I Feel Possessed When You Come Round*

I always enjoy getting to know the work of new-to-me authors; it broadens my reading horizons. And, the more variety among the voices in crime fiction, the stronger the genre is. That’s why I’m always pleased to participate in the New (To Me, Anyway) Author meme hosted by Kerrie at Mysteries in Paradise. By the way, if you’re not already following that excellent blog, you want to, sooner rather than later. It’s a treasure trove of crime fiction reviews.

This quarter, I finally got to ‘meet’ Caroline Overington, and I’m very glad I did. Overington is a journalist who’s won several prizes, including the News Limited Sir Keith Murdoch Prize for Journalism in 2006 and the Walkley Award, which notes and rewards excellence in journalism. She’s used that background to good effect in her other writing, too. In fact, she was the 2015 winner of the Davitt Award for Crime Fiction, for her true crime book, Last Woman Hanged.

I first ‘met’ her, though, through Sisters of Mercy. In that novel, journalist Jack ‘Tap’ Fawcett is asked to cover the story of a missing visitor to New South Wales, Agnes Moore. As Fawcett begins to look into the case, he learns more about Moore’s background and life. And that’s how he learns that she has a much-younger sister, Sally Narelle ‘Snow’ Delaney. As he continues to report on the case, Snow begins to write to him from the prison where she’s incarcerated. As the story goes on, we follow both the case of Agnes Moore, and the crime for which Snow was convicted. As Snow tells her story, mostly through letters, we learn her history, and her perspective on the events that led to her imprisonment. As those events unfold, Overington also explores some larger social issues, and how they play out in New South Wales.

Overington has written other standalones as well, including The Lucky One, Matilda is Missing, Ghost Child, and I Came to Say Goodbye. Each has a different take on the psychological thriller. And several of them explore the dynamic among partners and family members.

Want to know more about Caroline Overington? Her website is right here. And here is her Twitter account.

Want to know more about Sisters of Mercy? It’s right here.


*NOTE: The title of this post is a line from Crowded House’s I Feel Possessed.


Filed under Caroline Overington

18 responses to “I Feel Possessed When You Come Round*

  1. Anything and everything Australia is good from my point of view. I spent 2 weeks there is past Fall and loved it a lot.

  2. Col

    Margot thanks for the introduction.

  3. Thank you for introducing me to another name new to me in the crime fiction world. I will see if I can find a copy of SofM. On a completely unrelated note — or it is? — I wonder two things: (1) the motivations of crime fiction writers; (2) the reasons why readers read crime fiction. Perhaps you and your many, many visitors will weigh in on one or both of those questions. I suppose there are no quick and easy answers, but I remain curious.

    • You’re right, Tim, that your questions don’t have easy answers. But that doesn’t mean it’s not worth asking them. In my opinion, everyone has different reasons for enjoying crime fiction. For some, it’s the intellectual challenge of solving a puzzle. For others, it’s an interest in imposing some order on a chaotic world. Once the criminal’s identified, the world is a bit more ‘right.’ For still others, it’s the psychology of crime and criminals. And there are myriad other reasons, too – far too many for me to address in one comment.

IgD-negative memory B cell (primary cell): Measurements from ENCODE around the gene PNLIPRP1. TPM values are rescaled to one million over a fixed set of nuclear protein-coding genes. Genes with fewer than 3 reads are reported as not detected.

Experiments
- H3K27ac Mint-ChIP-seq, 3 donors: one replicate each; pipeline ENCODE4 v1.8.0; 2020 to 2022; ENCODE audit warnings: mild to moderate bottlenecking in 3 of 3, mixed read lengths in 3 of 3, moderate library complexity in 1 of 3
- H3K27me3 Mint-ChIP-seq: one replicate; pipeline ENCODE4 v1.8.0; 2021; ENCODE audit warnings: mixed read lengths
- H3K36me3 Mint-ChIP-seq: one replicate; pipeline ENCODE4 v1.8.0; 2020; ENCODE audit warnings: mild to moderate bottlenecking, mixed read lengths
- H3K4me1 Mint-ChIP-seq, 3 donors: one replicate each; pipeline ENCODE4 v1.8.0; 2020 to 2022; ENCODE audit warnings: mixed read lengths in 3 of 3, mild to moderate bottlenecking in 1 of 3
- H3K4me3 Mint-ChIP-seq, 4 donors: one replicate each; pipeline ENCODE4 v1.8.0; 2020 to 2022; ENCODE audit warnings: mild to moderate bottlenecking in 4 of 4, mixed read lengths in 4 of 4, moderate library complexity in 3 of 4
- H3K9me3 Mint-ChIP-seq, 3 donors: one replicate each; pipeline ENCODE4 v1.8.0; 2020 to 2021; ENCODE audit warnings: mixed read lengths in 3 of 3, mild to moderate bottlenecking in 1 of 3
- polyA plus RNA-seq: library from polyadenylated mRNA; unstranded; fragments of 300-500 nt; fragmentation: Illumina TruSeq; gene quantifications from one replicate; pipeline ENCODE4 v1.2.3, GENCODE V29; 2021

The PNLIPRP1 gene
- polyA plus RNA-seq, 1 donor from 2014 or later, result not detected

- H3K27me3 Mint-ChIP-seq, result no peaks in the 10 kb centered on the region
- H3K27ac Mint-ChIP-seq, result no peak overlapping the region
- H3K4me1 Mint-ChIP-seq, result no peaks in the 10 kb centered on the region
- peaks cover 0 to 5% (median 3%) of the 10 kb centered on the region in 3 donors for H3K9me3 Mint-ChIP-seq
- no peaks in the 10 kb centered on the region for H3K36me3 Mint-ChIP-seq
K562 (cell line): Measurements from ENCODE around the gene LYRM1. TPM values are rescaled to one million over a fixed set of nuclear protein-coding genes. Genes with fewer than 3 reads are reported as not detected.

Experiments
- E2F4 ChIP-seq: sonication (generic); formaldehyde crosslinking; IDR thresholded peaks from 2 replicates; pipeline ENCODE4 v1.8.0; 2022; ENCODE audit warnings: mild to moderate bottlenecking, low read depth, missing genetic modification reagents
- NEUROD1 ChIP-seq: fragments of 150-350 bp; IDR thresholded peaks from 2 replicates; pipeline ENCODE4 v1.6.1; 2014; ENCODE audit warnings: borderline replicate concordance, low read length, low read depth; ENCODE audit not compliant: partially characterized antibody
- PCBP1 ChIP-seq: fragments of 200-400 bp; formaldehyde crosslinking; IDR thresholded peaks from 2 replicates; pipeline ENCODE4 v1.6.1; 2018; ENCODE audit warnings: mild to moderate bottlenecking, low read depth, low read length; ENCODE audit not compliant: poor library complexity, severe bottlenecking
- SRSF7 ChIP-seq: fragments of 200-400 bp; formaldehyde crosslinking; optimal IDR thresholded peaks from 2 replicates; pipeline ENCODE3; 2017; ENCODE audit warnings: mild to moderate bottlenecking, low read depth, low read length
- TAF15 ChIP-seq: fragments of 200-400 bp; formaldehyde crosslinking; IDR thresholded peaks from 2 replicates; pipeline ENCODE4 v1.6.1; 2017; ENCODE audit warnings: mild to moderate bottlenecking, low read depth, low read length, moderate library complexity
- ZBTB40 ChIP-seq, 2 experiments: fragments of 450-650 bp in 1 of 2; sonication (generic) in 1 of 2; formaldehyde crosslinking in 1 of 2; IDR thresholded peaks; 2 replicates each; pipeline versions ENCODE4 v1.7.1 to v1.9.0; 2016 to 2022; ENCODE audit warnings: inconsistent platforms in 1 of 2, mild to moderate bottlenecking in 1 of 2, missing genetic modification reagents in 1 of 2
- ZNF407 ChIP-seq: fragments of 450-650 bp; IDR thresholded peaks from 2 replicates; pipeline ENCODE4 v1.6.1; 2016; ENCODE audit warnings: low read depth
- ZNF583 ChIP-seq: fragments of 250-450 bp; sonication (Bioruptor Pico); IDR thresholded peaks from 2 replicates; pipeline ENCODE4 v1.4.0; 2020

As to Caroline Overington, she’s a skilled writer with a strong background in journalism. And she brings that to her work. If you try it, I hope you’ll enjoy it.

    • Keishon

      Great questions Tim.
      I can only speak for me. It’s really is the talent of the writer. I like suspense stories, dark stories and some violent stories but they must show justice being served with the occasional realistic “we can’t catch them all” scenario. Probably 85% of those stories are for entertainment and there’s nothing wrong with that. The really good ones have a message, however. A lot of crime fiction is about showing us a dysfunctional family or societal norms or morality gone wrong or what have you. I find stories where people are pushed to their limits to be fascinating or even those who are accidental criminals. A good crime writer will usually explore the pathway to criminality while some show how crimes affect victims and communities.

  4. Keishon

    Thanks for the introduction Margot. I will certainly keep her work in mind.

  5. There is no one who introduces more new writers than you do. Reading international blogs has probably been the wind behind your wings.

    • Thanks very much, Patti. And it’s quite true: the more international blogs I read, the more interesting new-to-me authors I ‘meet.’ That’s one of the best things about being a part of the blogoverse.

    • I so agree! Thanks for introducing Overington, Margot. Sisters of Mercy intrigues me.
      And kudos to Kerrie for her comprehensive blog! 🙂

  6. How thrilling to meet Caroline Overington – I have read I Came to Say Goodbye and was thrilled to see she had written Last Woman Hanged which had real parallels with the suffragette movement in the UK. Brilliant books and thanks for reminding me that I have two more books to check out!

    • Isn’t she talented, Cleo? And I really do like the journalistic perspective that she takes in a lot of her work. I think she has real skill at evoking an atmosphere.

  7. this author is new to me too, and she does sound very interesting. I must find one of her books.

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